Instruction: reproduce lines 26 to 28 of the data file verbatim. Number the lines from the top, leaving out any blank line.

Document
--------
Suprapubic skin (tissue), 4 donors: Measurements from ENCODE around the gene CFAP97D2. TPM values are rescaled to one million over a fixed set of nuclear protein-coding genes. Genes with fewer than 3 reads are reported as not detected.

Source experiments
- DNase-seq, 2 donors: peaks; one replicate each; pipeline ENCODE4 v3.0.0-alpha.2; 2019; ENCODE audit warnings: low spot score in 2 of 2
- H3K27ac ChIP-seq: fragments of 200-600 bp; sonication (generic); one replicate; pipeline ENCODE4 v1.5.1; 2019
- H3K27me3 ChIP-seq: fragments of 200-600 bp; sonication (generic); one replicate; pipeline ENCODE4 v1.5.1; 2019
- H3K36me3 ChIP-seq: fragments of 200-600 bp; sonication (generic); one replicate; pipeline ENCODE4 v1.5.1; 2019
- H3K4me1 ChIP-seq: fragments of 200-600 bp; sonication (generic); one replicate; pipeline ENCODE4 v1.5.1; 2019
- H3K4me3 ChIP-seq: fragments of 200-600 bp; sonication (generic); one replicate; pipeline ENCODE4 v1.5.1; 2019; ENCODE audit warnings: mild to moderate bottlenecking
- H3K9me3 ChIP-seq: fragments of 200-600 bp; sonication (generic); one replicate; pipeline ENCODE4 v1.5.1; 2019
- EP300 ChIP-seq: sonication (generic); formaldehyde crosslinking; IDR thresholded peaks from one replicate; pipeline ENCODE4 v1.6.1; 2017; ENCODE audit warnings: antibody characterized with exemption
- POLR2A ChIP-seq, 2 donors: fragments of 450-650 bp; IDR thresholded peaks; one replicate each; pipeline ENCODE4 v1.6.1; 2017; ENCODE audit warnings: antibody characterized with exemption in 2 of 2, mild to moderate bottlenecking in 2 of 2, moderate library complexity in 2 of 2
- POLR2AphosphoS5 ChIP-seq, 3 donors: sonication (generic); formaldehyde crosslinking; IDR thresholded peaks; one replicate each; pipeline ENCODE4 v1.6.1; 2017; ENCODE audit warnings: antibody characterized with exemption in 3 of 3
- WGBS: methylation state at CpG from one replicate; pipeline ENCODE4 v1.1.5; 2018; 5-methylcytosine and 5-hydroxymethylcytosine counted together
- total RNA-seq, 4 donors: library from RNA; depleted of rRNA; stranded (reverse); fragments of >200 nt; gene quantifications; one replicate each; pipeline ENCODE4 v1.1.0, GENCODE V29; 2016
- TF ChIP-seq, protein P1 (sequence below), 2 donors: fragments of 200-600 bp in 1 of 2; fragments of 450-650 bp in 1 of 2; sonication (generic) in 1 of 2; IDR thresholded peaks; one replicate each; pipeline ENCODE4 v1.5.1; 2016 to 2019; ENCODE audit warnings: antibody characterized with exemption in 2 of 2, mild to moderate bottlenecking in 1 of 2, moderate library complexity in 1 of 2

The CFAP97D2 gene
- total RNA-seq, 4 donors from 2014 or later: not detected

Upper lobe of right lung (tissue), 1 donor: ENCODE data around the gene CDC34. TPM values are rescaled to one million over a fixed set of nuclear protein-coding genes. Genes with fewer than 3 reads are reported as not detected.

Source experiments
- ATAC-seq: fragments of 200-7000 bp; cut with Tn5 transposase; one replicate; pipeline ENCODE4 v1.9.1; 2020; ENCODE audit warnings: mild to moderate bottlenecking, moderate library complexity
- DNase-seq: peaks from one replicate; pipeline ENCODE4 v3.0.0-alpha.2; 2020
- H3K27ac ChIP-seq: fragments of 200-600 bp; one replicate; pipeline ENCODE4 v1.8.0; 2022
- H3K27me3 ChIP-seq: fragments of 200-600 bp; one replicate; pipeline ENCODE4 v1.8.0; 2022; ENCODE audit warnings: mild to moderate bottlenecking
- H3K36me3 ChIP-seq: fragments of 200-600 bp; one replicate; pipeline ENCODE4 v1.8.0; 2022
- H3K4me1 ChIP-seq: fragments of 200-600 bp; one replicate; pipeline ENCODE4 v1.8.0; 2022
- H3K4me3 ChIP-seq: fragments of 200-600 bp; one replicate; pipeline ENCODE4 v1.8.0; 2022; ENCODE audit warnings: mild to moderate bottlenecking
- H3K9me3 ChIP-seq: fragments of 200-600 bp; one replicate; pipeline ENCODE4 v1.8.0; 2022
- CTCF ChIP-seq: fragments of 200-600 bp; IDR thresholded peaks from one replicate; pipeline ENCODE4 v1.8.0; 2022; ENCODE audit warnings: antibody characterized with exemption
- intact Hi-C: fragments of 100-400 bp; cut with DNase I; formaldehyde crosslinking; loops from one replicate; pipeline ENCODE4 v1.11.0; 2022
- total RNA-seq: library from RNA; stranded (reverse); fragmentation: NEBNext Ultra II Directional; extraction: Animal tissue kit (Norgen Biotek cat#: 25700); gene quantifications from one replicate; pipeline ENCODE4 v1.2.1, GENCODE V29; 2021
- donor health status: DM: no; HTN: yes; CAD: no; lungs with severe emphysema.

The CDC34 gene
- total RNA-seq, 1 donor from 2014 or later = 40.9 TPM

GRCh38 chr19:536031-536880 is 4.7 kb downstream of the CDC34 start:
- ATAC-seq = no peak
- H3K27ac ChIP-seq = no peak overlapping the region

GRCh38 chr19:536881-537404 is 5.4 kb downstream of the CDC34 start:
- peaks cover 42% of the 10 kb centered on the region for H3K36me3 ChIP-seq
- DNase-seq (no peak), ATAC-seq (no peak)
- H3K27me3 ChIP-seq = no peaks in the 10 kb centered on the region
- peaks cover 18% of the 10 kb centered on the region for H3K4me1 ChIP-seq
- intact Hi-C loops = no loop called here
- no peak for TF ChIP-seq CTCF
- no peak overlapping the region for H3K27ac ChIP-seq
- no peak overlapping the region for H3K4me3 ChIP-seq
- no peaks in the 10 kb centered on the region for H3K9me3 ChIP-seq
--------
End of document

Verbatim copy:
- H3K4me3 ChIP-seq: fragments of 200-600 bp; one replicate; pipeline ENCODE4 v1.8.0; 2022; ENCODE audit warnings: mild to moderate bottlenecking
- H3K9me3 ChIP-seq: fragments of 200-600 bp; one replicate; pipeline ENCODE4 v1.8.0; 2022
- CTCF ChIP-seq: fragments of 200-600 bp; IDR thresholded peaks from one replicate; pipeline ENCODE4 v1.8.0; 2022; ENCODE audit warnings: antibody characterized with exemption